2. Polytheism Dominant

The claim for a monotheistic basis of the Egyptian religion rests upon dogmatic assumption or upon phrases and attributions found in divine hymns, prayers or religious texts. But to bear such an interpretation such phrases moat be dislocated from their context. It is also necessary to disregard the fact that each city or province had its special tutelary deity with its special circle of subordinate deities, and that the triad, or even the ennead, not the individual without peer or companion, was the unit. The development of the religion up to the time of the pyramidtexts in the fifth dynasty is largely a matter of conjecture and debate. Since that time there has been nothing, except the ill-starred attempt of Amenhotep IV., which bears the slightest resemblance to monotheism, and only such expressions as indicate the headship of a particular god in a particular region, or his supremacy over other gods can be adduced in support. The argument in favor of pantheism is more plausible, but that is too abstract an idea to find lodgment with the Egyptian; he was too realistic. The whole question is one of speculation as to what the course of development was in the period preceding the pyramid-texts, that is in the period before, say, 4000 n.c., for these texts show a form of belief in a multitude of gods which remained practically unchanged through thousands of years. The Egyptian idea of divine service was based upon that of human service. As the king had attendants who dressed him and made his toilet, so the gods had priests to perform the same, and a large part of the service consisted in changing the garments of the images. The offerings presented were ostensibly for the nourishment of the god of the temple, but really for the attendants. There does not seem to have been any such thing as a burnt sacrifice, though quarters of beef are portrayed on the tables of offering along with bread, beer, wine, geese, and other viands. In this may lie the reason why the Egyptians regarded the sacrifices of the Hebrews as an abomination (Ex. viii. 26).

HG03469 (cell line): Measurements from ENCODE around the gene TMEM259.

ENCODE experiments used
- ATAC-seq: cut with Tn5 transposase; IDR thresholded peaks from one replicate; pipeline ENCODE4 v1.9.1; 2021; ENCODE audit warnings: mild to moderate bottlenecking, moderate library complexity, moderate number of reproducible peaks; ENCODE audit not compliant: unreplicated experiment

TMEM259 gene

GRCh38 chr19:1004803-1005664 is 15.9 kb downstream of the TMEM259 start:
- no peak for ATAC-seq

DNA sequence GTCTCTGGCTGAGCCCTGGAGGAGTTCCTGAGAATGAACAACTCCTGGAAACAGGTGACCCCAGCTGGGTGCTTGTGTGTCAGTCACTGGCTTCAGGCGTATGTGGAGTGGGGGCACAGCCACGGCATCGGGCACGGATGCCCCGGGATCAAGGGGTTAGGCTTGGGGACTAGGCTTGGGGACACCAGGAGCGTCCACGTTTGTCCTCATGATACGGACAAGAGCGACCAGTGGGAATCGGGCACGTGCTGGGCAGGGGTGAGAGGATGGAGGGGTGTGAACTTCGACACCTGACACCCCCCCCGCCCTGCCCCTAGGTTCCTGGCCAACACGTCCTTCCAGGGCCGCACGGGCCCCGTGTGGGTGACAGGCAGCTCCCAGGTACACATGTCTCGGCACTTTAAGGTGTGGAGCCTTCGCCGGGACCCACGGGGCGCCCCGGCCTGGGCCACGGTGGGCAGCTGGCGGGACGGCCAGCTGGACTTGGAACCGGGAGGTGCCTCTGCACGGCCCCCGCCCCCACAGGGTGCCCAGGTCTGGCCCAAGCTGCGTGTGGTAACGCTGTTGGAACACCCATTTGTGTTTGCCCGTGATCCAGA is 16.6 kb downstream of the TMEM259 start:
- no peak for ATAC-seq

3. Religious Texts.

The religious texts and books of the Egyptians were quite numerous, the chief place being occupied by the so-called "Book of the Dead." There were several recensions of the text, but no stereotyped form and no recognized sequence or fixed number of chapters. The chief purpose of the book was to benefit the dead and to instruct them in the matters of the future life and in the use of magical formulas for the avoidance of the dangers of the underworld. One of the notable chapters (usually numbered cxxv.) contains the "Negative confes sion/) consisting of forty-two sections each of which is addressed to a separate deity and contains a statement that the deceased had not committed some specified sin or evil deed. The volume is filled with the names of various deities, places or persona, and is a thesaurus of information with regard to the beliefs of the Egyptians. Underlying it all was a persistent belief in man's immortality which colored and determined many Egyptian religious practises. The pyramids and the rock-hewn tombs are witnesses to this faith. In order to insure the continued existence of the soul, the body must be preserved intact as a refuge for the soul, which was believed to possess the power of independent movement and action. When the body was destroyed the soul ceased to exist, hence the necessity for "everlasting" depositories for the dead and the embalming of the body.

Charles Ripley Gillett.


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